Otto Yang

Otto Orlean Yang

Professor, Medicine, University of California Los Angeles

Professor, MIMG, University of California Los Angeles

(310) 794-4818

615 Charles E. Young Drive South
Los Angeles, CA 90095

Lab Number:
(310) 794-4818

Affiliations

Member, California NanoSystems Institute, Immunity, Microbes & Molecular Pathogenesis GPB Home Area, Molecular Pharmacology GPB Home Area
 

Research Interests

Dr. Yang’s laboratory is interested in antiviral cellular immunity in HIV-infected individuals. The goals of this research are: to understand how the immune system keeps HIV-1 under control during asymptomatic infection, why this immunity eventually fails, and how the virus has developed mechanisms to avoid cellular immunity. These principles address important questions in understanding the immunopathogenesis of HIV-1, and have implications in immune therapies and vaccine development. In particular, Dr. Yang has studied the mechanisms of HIV suppression by HIV-specific CD8+ cytotoxic T lymphocytes (CTL), which kill infected cells by recognizing viral peptides. His laboratory has demonstrated that CTL are potent killers of virus-infected cells and suppress HIV-1 replication through both killing and release of antiviral cytokines. Ongoing research is focused on the factors that influence the efficiency of the CTL. Further work in the laboratory is focused on the mechanisms contributing to immune failure to contain HIV-1. The virus has genes that interfere with immune recognition, and is able to mutate to become resistant to CTL, much in the same manner as against antiretroviral drugs. Using a system of cloned HIV-1-specific CTL and infected cells, these interactions are being studied by using these cells and genetic engineering of HIV-1 to alter specific functions of genes believed to affect the immune system. Other active projects in the laboratory include studies of: whether the route of vaccination (deltoid versus inguinal) differentially affects immunity in the mucosal compartment, long term immunologic sequelae of perinatal HIV-1 infection, strategies to address the “aging” and loss of CTL function due to chronic turnover in HIV-1 infection, characterization of immune responses in long term nonprogressors, antiviral activities of peptides produced by the innate immune system. In addition to these research interests, Dr. Yang is also a clinician who maintains an active clinical role in the Division of Infectious Diseases.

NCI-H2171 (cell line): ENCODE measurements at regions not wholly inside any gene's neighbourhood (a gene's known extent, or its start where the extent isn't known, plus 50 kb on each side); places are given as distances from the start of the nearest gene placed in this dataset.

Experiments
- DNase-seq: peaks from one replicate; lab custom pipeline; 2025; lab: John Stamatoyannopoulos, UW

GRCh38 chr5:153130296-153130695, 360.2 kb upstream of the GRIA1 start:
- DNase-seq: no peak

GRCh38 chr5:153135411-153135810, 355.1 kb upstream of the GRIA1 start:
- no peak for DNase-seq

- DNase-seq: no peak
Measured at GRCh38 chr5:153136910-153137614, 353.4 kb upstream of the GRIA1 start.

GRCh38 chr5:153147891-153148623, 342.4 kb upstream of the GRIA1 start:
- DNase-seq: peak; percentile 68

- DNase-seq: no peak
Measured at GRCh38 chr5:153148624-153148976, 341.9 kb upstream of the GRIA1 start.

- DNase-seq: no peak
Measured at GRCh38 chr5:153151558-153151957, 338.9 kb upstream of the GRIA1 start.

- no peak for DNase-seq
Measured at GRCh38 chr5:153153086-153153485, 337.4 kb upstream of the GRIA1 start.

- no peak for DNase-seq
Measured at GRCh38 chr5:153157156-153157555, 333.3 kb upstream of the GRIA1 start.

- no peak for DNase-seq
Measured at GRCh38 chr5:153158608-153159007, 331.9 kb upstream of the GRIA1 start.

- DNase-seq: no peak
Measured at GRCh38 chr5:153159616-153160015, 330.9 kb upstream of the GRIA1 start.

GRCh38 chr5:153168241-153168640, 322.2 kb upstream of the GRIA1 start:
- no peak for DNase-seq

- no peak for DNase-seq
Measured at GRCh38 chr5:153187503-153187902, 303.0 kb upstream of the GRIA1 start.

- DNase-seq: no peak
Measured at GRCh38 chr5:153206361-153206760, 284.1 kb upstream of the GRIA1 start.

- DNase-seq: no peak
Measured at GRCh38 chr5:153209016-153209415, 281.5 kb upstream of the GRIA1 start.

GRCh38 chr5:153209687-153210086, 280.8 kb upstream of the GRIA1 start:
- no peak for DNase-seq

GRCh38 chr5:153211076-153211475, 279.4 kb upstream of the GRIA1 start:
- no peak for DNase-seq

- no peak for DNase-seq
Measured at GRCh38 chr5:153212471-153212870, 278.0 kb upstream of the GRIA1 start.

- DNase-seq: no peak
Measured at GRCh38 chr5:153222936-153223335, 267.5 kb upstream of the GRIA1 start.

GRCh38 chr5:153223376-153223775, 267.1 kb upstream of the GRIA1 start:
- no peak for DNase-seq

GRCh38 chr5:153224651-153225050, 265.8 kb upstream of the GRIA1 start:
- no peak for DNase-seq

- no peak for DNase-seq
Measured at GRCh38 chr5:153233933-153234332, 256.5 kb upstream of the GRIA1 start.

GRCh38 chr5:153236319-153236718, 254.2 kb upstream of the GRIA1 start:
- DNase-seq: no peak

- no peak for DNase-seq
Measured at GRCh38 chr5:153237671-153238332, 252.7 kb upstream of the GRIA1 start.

Biography

Otto Yang has been on faculty since 1999, and received his associate professorship in 2004 and full professorship in 2009. He is a physician-scientist with a background in clinical infectious diseases, and his laboratory specializes in T cell immunology in HIV infection. He received his bachelor and MD degrees from Brown University, with subsequent residency training at NYU-Bellevue Hospital, and subspecialty/postdoctoral training at Harvard-Massachusetts General Hospital. His research emphasizes basic science with clinical implications, and he has a joint appointment in the Department of Microbiology, Immunology, and Molecular Genetics, and Department of Medicine. His current research interests include: mechanisms of HIV escape from T cells through mutation and through MHC downregulation, determinants of T cell antiviral function, HIV vaccine strategies, small molecule inhibitors of the HIV Nef protein, studies of long term nonprogressing HIV patients, generation of T cell receptors for gene therapy.

Publications